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CSIR releases a scientific report on the Knysna-Elandskraal fire

Publication Date: 
Thursday, June 28, 2018

Strong bergwind conditions coupled with very dry vegetation most probably resulted in the flare-up of a lightning-induced smouldering fire on the morning of 7 June 2017 in the Elandskraal region, northwest of Knysna, resulting in one of the worst fire disasters in South Africa’s history.

This is according to a scientific report which the Council for Scientific and Industrial Research (CSIR) recently concluded.

Contact Person

David Mandaha

012 841 3654

dmandaha@csir.co.za

Strong bergwind conditions coupled with very dry vegetation most probably resulted in the flare-up of a lightning-induced smouldering fire on the morning of 7 June 2017 in the Elandskraal region, northwest of Knysna, resulting in one of the worst fire disasters in South Africa’s history.

This is according to a scientific report which the Council for Scientific and Industrial Research (CSIR) recently concluded. The report provides a scientific assessment of the most likely sequence of events that led to the Elandskraal fire in the Western Cape in June 2017.

Although there were two distinct fires in the Knysna area – in Elandskraal and Kruisfontein - which both started on 7 June 2017, the CSIR report only focuses on the Elandskraal fire, as the cause of the Kruisfontein fire was well-documented.

“The cause, location and timing of the ignition of the Elandskraal fire was a contentious issue from the outset as limited data were available at the time. However, due to the activation of the International Charter on Space and Major Disasters, space agencies (e.g. NASA and ESA) and commercial satellite image providers directed the acquisition of satellite imagery to the disaster zone and more satellite data became available. This presented a gold mine of data to the CSIR researchers who could piece together a probable sequence of events. The analyses provide valuable insight into the conditions that led to this disastrous fire and thus may assist in mitigating fire risks and inform responses in future,” says Philip Frost, CSIR research group leader.

Following reviews by local and international experts, the scientific report was submitted to fire managers, relevant stakeholders, such as the Southern Cape Fire Protection Association, the Western Cape’s Provincial Disaster Management Centre, Knysna municipality, International Charter on Space and Major Disasters and is now available to the general public.

The CSIR used all available geospatial data to better understand how, where and when this fire started and analysed its spread during the first 45 minutes. This includes the use of images from various satellite, drone video footage, lightning and weather data.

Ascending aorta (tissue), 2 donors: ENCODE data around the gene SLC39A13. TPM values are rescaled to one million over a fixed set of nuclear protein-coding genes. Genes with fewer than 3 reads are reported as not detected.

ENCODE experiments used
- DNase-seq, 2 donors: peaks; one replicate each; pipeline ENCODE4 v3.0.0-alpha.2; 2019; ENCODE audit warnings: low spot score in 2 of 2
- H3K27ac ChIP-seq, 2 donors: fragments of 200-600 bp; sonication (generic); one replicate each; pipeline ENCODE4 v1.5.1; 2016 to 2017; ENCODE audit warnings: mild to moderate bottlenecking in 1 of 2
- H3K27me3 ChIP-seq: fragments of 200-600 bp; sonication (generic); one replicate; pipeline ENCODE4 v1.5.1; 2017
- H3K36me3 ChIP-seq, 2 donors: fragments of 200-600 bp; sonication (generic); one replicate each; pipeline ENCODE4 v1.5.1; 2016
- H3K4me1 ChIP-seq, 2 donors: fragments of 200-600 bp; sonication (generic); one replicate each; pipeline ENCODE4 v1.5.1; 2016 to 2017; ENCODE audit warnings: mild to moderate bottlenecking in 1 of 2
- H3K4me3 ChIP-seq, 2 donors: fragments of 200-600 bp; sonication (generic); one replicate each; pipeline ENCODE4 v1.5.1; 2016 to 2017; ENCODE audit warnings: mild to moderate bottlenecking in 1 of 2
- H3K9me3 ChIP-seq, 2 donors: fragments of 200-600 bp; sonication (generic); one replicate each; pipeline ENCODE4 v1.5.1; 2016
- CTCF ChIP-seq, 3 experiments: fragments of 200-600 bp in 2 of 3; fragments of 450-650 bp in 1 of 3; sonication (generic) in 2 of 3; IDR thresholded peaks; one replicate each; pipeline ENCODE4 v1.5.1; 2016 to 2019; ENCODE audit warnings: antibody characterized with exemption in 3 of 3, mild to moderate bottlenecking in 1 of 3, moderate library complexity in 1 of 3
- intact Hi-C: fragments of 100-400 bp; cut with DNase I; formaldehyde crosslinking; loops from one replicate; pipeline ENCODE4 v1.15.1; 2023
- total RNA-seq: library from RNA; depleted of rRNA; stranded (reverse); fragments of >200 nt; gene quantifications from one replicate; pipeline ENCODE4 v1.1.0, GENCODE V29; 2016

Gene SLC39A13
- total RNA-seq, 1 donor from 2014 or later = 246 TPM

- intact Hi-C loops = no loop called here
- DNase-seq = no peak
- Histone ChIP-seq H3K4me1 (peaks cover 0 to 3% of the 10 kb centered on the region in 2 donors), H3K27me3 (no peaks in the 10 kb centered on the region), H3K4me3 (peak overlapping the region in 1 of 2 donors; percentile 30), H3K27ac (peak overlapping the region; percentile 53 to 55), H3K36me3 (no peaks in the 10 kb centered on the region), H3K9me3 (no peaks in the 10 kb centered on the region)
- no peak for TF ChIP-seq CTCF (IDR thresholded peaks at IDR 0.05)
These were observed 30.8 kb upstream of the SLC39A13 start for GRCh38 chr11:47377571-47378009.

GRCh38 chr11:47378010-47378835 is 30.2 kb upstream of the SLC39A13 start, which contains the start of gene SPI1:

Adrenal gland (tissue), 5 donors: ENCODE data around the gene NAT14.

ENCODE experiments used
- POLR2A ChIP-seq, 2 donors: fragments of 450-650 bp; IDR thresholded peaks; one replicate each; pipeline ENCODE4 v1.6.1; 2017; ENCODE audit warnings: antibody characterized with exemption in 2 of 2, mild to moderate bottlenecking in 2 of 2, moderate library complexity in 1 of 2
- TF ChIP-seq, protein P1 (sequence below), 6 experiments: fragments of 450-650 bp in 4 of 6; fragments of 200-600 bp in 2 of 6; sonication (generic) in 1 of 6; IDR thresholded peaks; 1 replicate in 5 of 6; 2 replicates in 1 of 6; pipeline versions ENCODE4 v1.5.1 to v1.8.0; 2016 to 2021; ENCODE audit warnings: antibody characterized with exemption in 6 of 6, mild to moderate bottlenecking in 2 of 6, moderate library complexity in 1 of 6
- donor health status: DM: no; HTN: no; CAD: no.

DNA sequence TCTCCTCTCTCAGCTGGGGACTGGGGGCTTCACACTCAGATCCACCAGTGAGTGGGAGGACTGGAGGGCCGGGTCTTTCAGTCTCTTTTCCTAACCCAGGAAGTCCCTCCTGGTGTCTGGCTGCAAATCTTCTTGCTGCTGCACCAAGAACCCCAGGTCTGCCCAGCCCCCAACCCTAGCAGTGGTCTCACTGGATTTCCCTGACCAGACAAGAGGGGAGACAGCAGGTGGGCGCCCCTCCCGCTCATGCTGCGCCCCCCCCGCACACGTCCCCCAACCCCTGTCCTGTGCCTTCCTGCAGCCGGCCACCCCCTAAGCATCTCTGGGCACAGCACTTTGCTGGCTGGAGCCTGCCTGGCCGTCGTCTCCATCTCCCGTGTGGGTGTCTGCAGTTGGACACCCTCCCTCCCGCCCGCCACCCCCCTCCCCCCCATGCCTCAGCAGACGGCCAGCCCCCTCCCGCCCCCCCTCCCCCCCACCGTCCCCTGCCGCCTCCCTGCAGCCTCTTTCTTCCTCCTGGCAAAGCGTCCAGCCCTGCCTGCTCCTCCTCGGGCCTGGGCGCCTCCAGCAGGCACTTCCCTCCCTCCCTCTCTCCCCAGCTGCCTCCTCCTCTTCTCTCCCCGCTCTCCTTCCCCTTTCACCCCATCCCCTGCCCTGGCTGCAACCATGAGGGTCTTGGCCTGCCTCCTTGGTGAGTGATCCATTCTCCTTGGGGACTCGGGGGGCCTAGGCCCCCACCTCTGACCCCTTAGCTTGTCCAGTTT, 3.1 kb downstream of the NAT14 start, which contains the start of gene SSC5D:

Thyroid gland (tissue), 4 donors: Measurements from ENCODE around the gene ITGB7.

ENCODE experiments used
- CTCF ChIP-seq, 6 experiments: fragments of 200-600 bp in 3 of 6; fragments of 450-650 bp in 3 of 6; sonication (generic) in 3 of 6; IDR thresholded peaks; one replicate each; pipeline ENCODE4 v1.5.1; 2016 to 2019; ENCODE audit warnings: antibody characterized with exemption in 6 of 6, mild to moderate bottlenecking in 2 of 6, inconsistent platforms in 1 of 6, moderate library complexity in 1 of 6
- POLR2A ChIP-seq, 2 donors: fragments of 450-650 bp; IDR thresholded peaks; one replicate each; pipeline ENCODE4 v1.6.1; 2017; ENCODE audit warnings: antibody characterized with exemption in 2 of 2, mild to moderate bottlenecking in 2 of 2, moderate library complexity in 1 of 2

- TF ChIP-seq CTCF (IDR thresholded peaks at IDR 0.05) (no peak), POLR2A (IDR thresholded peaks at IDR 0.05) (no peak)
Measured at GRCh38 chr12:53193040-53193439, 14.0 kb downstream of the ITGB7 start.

The report’s findings can be summarised as follows: 

  • Extensive corroborating scientific evidence points to the existence and spread of a smouldering fire (probably underground) that was most likely caused by a lightning strike that occurred on 22 March 2017 in the area of Elandskraal.
  • The first sign of evidence of the existence of a patch of brown, dying vegetation was detected by the Sentinel 2 satellite on 29 March 2017. Satellite imagery indicates that the area of smouldering vegetation had grown to 3 033 square metres by 18 May 2017, prior to the Elandskraal fire. The patch of dying vegetation is now also visible in satellite images on Google Earth
  • Lightning strike data from the South African Weather Service’s South African Lightning Detection Network suggests that a positive lightning strike that occurred on 22 March 2017, in the Elandskraal area, was the most likely cause of the smouldering patch of vegetation (referred to as a “holdover” fire), but this cannot be established for certain.
  • On the morning of 7 June 2017, north-westerly winds had reached maximum speeds of up to 50 km/h by 03:30 and 55 km/h at 05:23. This could have provided sufficient oxygen for a smouldering, underground fire to flare up.
  • Based on active fire detection by satellites, it is estimated that the smouldering patch of vegetation most likely flared up between 05:00 and 05:30 on 7 June 2017.

 

CSIR researchers compiled the report with the assistance of the Advanced Fire Information System (AFIS), a technology developed by the CSIR over the past 13 years to assist in the prediction, detection and assessment of wildfires globally.

Frost says that the AFIS technology is critical to various stakeholders in the fire and disaster management sector.

Fire risk along the wildland-urban interface (WUI) of the fynbos biome can be calculated and mapped using a geospatial assessment procedure previously demonstrated by the CSIR.

The report further recommends that the risk assessment procedure be expanded to the entire fynbos biome and augmented by including data of vegetation/fuel type, fuel load (biomass), fuel moisture and burn history (time since last burn), all of which can already be derived from satellite imagery on an ongoing basis. Such a system will assist government and land owners to understand fire risks along the WUI and help avoid or mitigate fire disasters in future. 

The full report can be found on https://www.csir.co.za/documents/csir-knysna-report-2018pdf

 

Ends

Issued by David Mandaha, CSIR Media Manager, 012 841 3654.

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